Working memory (also known as short term memory) is our ability to keep a small amount of information active in our mind. This is useful for information we need to know on-the-fly, such as a phone number or the few items we need to pick up from the grocery store. We hang on to the information for a brief period of time, just long enough to make a phone call or get through the checkout line, and then we forget it forever. We receive much of our information through our visual system, but it was unknown how much of this visual information is actively involved in short term memory. Psychologists John T. Serences from the University of California, San Diego, along with Edward F. Ester, Edward K. Vogel and Edward Awh from the University of Oregon wanted to examine which neural systems enable the maintenance of these visual details in short term memory.
While undergoing functional magnetic resonance imaging (fMRI) scans, volunteers were shown an image for one second and were instructed to remember either the color or the orientation of the image. Following the image, volunteers saw a blank screen for 10 seconds, then were shown another image and had to indicate if it was the identical color or orientation (depending on which they were told to remember) as the first image. The researchers analyzed brain activity during the 10 second delay (when short term memory is active) in the primary visual cortex, the main region of the brain which handles visual information.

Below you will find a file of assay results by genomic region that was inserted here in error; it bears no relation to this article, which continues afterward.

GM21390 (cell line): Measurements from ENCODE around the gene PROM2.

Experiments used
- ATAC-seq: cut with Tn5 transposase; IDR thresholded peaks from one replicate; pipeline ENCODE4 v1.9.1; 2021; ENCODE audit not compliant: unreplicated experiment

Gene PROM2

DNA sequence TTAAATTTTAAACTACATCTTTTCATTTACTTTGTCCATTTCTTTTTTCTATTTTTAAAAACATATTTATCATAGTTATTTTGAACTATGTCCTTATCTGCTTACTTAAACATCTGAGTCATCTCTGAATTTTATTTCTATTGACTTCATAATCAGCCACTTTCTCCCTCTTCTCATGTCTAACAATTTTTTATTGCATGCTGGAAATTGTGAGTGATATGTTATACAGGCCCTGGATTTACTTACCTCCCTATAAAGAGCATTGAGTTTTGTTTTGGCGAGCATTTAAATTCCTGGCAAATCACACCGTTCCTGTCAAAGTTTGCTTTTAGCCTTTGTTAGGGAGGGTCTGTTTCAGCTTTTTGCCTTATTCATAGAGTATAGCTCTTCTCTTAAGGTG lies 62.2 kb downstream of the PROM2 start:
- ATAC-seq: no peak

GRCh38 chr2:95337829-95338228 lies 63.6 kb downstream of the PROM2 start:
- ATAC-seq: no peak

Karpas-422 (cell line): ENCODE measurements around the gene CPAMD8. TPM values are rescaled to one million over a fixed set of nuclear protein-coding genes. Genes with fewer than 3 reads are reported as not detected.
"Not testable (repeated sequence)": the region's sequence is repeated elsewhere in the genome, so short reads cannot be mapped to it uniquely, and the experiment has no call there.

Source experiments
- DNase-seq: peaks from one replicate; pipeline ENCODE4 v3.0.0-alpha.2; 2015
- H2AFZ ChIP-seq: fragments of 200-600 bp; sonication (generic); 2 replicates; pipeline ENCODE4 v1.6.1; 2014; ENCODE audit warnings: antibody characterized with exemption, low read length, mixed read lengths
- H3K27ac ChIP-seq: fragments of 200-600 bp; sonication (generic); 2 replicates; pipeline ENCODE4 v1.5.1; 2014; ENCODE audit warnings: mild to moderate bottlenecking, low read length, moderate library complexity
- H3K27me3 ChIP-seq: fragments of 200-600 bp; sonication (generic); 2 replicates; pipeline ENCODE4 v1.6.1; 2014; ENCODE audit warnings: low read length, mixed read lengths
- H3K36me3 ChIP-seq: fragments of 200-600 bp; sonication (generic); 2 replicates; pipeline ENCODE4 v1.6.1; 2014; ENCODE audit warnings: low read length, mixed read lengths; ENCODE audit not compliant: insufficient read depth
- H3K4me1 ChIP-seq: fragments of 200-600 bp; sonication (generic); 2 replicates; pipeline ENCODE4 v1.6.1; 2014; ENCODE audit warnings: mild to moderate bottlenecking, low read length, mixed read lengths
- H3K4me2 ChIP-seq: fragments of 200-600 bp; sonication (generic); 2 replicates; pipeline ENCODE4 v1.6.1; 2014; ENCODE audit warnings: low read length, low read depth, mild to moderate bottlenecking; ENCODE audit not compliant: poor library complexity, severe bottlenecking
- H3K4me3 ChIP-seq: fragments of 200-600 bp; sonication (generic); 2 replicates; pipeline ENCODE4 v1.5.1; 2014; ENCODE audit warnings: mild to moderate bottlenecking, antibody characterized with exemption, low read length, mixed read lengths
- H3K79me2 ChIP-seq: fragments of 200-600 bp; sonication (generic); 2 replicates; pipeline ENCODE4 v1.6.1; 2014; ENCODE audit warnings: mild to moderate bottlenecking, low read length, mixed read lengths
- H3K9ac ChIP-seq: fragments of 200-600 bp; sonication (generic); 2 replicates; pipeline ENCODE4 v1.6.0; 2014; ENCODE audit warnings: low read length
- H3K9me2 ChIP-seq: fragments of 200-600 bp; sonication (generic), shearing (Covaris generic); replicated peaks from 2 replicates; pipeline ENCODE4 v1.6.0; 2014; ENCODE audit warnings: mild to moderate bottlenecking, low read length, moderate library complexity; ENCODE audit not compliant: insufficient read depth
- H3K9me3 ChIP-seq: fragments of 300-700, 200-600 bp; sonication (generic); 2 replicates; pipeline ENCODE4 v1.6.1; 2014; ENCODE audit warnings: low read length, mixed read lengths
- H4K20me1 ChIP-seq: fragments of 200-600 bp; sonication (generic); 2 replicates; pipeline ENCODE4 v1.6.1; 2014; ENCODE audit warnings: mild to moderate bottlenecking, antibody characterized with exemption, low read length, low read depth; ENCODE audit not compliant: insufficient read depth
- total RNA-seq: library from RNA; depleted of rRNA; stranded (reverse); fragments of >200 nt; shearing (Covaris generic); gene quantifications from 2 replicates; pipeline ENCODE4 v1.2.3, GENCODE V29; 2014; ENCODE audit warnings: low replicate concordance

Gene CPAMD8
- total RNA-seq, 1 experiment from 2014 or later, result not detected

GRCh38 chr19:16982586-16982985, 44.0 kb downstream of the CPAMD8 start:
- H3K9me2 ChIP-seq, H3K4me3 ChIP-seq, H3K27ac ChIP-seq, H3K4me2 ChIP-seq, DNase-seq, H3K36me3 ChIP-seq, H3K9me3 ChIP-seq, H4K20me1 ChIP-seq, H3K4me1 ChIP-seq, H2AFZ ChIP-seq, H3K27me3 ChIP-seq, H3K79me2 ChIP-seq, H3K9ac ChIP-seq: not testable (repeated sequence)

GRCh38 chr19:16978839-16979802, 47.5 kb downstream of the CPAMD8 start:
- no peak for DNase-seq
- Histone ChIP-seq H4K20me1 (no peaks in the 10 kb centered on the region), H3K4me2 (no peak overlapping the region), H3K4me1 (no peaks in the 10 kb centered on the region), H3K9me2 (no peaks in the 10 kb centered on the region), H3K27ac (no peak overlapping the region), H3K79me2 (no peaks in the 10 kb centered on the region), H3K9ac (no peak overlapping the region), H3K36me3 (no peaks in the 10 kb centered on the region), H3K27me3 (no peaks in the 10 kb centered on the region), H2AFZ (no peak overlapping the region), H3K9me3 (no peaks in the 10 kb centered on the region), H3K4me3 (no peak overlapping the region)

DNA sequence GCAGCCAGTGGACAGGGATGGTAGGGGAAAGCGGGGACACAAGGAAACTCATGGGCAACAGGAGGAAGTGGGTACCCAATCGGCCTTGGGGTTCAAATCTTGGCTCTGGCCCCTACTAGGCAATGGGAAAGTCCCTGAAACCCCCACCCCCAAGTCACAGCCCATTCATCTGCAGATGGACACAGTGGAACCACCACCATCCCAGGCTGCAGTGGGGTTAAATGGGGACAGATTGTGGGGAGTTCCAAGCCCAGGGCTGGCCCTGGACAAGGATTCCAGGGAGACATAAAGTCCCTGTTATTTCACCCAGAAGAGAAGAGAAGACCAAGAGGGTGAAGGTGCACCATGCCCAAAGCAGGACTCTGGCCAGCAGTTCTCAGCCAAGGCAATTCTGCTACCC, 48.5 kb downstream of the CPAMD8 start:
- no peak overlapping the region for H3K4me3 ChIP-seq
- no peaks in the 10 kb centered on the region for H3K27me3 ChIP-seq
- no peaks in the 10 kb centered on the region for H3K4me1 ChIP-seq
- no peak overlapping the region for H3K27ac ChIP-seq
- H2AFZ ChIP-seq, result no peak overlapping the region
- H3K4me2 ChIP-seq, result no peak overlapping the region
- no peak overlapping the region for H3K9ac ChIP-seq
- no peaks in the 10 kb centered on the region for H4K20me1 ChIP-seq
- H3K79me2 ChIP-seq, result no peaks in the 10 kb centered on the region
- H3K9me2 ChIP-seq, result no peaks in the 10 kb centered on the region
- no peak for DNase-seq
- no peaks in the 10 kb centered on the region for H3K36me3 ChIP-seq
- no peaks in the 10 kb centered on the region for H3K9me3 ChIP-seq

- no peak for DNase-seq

The results, described in Psychological Science, a journal of the Association for Psychological Science, revealed that during the 10 second delay, there was very specific activation in the visual cortex, specifically in areas normally involved in processing color and orientation. Moreover, close examination of the patterns of activity in the visual cortex allowed the authors to “decode” the specific color or orientation value that volunteers were holding in mind. This suggests that during short term memory the visual area of the brain is actively “thinking” about a specific feature of an object (e.g. color or orientation), to ensure that the information will be maintained and not forgotten.
The authors note that these findings “suggest that observers have top-down control over which features are stored” because the activity in the visual cortex represented only the voluntarily stored aspects of the image. In this way, we can ensure that only the most relevant details of the world around us are maintained in this online mental workspace.